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Introduction

Technological innovation, non-obvious warfare and challenges to international law

Authored by: Rachel Kerr

Routledge Handbook of War, Law and Technology

Print publication date:  May  2019
Online publication date:  May  2019

Print ISBN: 9781138084551
eBook ISBN: 9781315111759
Adobe ISBN:

10.4324/9781315111759-1

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Abstract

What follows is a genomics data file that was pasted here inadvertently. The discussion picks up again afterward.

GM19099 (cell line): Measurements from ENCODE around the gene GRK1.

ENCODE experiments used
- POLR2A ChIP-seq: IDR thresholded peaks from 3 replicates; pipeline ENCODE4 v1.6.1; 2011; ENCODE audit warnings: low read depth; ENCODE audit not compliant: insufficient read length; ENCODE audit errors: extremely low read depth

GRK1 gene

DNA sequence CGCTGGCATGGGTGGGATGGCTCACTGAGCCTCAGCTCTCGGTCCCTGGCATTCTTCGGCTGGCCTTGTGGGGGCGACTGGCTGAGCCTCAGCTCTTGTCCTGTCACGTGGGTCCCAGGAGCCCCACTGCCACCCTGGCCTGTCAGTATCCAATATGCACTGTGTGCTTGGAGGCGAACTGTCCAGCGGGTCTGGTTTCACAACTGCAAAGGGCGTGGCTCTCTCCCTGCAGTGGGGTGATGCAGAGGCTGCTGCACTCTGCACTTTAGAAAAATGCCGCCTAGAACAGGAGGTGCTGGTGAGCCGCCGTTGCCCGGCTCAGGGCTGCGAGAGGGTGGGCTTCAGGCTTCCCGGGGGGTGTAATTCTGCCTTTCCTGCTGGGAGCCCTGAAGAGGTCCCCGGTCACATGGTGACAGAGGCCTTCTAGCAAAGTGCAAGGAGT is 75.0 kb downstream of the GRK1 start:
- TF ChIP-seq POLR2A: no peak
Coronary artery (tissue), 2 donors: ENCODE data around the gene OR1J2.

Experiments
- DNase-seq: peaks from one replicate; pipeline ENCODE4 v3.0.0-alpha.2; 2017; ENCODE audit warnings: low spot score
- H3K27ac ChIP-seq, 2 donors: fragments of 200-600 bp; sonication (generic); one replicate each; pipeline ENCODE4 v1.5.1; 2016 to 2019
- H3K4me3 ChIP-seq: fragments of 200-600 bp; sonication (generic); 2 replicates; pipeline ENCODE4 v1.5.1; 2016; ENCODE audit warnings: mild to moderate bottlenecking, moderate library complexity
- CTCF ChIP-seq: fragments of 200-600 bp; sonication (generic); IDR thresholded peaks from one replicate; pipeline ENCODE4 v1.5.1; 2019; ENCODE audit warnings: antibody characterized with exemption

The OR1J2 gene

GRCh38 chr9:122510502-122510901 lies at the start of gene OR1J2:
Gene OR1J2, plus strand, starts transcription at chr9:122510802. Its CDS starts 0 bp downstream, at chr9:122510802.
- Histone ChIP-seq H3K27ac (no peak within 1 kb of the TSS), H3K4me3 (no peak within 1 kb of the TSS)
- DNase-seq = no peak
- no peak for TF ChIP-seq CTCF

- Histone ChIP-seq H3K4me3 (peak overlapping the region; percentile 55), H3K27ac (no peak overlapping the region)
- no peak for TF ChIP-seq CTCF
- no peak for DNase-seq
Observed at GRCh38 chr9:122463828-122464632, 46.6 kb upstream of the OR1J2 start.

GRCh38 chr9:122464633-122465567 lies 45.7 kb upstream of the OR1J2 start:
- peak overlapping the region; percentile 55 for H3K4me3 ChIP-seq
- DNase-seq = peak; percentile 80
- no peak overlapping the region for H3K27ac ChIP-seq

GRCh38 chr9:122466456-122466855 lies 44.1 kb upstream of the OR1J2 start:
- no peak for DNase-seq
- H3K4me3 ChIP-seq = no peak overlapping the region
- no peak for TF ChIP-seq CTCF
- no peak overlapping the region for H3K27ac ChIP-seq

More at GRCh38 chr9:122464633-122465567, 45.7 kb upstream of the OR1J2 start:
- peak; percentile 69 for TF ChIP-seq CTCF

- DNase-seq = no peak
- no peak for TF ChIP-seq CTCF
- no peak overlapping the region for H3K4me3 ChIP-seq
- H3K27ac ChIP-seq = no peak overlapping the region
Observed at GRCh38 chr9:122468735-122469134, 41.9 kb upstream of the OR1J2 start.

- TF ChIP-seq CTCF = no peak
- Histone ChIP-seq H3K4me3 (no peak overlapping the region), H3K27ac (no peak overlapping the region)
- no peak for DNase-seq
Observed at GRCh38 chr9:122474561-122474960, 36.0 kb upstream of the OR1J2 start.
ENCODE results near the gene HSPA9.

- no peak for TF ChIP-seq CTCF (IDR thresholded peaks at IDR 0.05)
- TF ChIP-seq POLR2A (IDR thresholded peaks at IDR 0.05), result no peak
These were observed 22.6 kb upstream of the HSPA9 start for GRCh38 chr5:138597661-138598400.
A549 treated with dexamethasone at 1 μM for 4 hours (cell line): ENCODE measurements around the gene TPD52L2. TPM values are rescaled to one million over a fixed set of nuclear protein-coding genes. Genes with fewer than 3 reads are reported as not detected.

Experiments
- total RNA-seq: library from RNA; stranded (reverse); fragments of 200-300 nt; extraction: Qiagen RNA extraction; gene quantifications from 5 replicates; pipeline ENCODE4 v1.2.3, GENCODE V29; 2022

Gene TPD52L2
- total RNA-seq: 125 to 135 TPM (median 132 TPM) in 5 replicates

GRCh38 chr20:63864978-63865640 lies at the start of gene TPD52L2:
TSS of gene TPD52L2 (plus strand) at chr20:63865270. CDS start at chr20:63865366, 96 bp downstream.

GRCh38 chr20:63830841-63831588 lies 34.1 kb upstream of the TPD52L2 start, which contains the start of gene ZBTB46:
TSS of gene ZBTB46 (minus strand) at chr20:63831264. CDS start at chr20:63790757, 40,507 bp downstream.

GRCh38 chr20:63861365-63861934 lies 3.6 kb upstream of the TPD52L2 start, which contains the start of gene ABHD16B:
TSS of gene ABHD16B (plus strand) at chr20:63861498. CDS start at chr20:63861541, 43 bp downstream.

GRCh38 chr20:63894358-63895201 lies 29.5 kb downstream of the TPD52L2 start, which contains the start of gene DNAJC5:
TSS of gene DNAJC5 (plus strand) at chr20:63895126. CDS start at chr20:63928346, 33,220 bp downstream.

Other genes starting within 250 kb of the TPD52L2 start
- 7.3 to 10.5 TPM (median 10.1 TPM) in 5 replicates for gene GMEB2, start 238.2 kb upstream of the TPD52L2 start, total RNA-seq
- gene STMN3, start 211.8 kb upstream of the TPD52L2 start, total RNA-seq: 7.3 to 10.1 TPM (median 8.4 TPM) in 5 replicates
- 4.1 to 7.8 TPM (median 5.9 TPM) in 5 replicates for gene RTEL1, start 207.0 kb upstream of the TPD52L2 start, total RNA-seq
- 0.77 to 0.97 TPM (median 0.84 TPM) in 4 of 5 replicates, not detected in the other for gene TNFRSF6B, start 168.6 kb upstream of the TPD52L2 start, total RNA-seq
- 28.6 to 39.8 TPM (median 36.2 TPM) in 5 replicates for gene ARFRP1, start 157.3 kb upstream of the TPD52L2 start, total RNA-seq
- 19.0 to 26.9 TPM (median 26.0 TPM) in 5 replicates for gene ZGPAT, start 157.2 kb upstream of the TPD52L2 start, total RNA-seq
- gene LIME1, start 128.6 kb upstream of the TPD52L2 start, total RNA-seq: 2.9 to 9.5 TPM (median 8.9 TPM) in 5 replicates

We are experiencing a period of immense upheaval in all spheres of human existence. In this context, it is not surprising that war too is undergoing rapid and dramatic change. Over the last few decades, received images of conventional war based on highly organised and trained forces engaged in a ‘duel’ have become almost entirely outdated. Whether characterised in terms of so-called ‘new wars’, 1 Revolutions in Military Affairs, 2 hybrid wars, 3 virtual wars, 4 human wars, 5 spectator-sport wars 6 and wars among the people, 7 the image of war has shifted radically from the twentieth century experience of major inter-state war to a twenty-first century dominated by wars within as well as among states and involving a complex mix of state and non-state actors. These wars are often categorised in terms of what they are not rather than what they are, including ‘non-state’, 8 ‘non-obvious’ and ‘non-linear’ wars, such as those in Crimea and eastern Ukraine. 9

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